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starting weed plants from seeds

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By using pH up and pH down products, you can adjust your water for the optimal pH level. Make sure you have a pH meter or pH measuring drops!

If the pot is too small, the growth of your roots, and therefore the growth of your entire plant, will be restricted. If the pot is too big, this increases the likelihood of overwatering, fungus, and root rot.

Cannabis is generally an easy plant to grow, but this doesn’t mean that mistakes don’t happen. As a matter of fact, even experienced growers get things wrong from time to time. But, by learning about common growing mistakes and how to avoid them, you can look forward to plenty of fat buds waiting for you at harvest time.

9. HEAT-STRESSING YOUR PLANTS

In short, it’s important to know what you’re actually growing. When you get your seeds from a reliable source such as Royal Queen Seeds, you’ll have peace of mind in what it is you’re about to grow. You’ll be informed on your strain’s expected flowering period, nutritional requirements, yields, and other important information. This is essential if you want to grow successfully!

Some grows fail before seeds even have a chance to sprout, as growers tend to make mistakes when germinating seeds.

A common reason for heat stress is when your grow lights are too close to the plant canopy. If you spot signs of light burn, such as curled, wilted, and brown leaves at the top of your plant, move your lights further away.

Monitoring pH is important since cannabis can only uptake nutrients within a relatively small window. If the pH level is too low or too high, your plants will get sick.

Raising a seedling, however, requires some patience, gentle hands, and a smidgen of luck. Thankfully pot seeds are remarkably vigorous because they are what’s called endosperm seeds, which means they have almost pre-formed cotyledon leaves before you even add water. Below is a brief guide on the techniques we have found yield the most success when starting seeds and raising your seedling to a healthy plant ready for transplanting.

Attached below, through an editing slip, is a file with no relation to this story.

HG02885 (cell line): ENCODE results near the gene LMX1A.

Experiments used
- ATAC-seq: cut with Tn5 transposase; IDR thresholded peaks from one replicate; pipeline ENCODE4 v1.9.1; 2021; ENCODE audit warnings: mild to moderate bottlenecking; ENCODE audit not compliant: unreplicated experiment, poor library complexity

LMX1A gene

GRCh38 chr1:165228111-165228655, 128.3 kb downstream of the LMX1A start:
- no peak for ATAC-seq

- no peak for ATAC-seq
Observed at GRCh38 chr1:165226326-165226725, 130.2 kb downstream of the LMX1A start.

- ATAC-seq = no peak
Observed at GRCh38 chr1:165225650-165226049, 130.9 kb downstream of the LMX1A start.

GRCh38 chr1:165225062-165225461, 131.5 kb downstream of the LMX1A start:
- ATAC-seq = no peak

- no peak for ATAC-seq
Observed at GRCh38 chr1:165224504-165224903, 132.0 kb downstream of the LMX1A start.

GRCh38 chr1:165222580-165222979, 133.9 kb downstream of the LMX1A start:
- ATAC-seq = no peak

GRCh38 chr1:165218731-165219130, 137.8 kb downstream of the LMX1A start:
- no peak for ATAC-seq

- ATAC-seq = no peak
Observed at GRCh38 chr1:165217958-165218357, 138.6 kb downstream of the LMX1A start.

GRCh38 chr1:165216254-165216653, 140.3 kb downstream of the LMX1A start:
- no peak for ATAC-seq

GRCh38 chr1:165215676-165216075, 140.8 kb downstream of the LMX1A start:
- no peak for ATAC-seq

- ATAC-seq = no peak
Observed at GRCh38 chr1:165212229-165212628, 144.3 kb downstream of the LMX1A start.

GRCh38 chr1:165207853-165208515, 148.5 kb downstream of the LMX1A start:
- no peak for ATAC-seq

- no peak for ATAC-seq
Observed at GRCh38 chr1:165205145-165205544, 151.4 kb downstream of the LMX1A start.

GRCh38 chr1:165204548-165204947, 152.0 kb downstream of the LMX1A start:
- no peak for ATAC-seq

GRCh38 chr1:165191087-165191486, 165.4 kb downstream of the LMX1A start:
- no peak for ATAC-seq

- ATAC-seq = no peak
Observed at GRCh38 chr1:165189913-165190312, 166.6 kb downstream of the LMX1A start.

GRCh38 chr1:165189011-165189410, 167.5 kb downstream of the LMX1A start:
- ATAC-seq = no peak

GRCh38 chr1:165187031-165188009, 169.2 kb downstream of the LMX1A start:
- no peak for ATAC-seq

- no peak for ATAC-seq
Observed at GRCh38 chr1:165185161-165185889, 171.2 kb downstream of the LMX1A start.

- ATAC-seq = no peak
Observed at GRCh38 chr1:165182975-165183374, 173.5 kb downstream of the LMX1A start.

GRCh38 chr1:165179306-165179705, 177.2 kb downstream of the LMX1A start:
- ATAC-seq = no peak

Perhaps the most exciting stage, your baby will typically come above ground in 1-2 weeks. As your seedling comes above the soil, its shell might take a few days to fall off. It’s best to leave it alone, nature has the job covered. If it does not come above ground after about two weeks, the chance of success is dramatically reduced, and it’s best to try again. Even the best seeds have an 85% germination rate. When your seedling comes above ground, it is going to want to see a direct light source.

Starting From Seed

Seedlings require a medium amount of light in which it has enough to grow but not too much light that it gets burned. Leaving your seedling in direct sunlight will cause the leaves to curl, while too little light will cause the seedling to stretch. If growing outside, seedlings want to see a direct light source to stop them stretching. If inside, a sunny windowsill with more than half a day of sunlight works wonders. Otherwise, 18 in away from a growing light works excellently. Your seedling should not stretch more than 6 in at most. We’ll cover lighting in more depth in a later blog.

Now bury it on top of the rooting pack so the base of its stalk is level with the top soil. Give it a proper watering to set the roots in the ground, then skip your next watering so the roots can take hold.

The first set of leaves to come above ground are called the cotyledons. These little leaves are packed with energy and will grow to about 1/4 in in size before eventually falling off. Your second leaves to emerge will be single blades and look like regular pot leaves.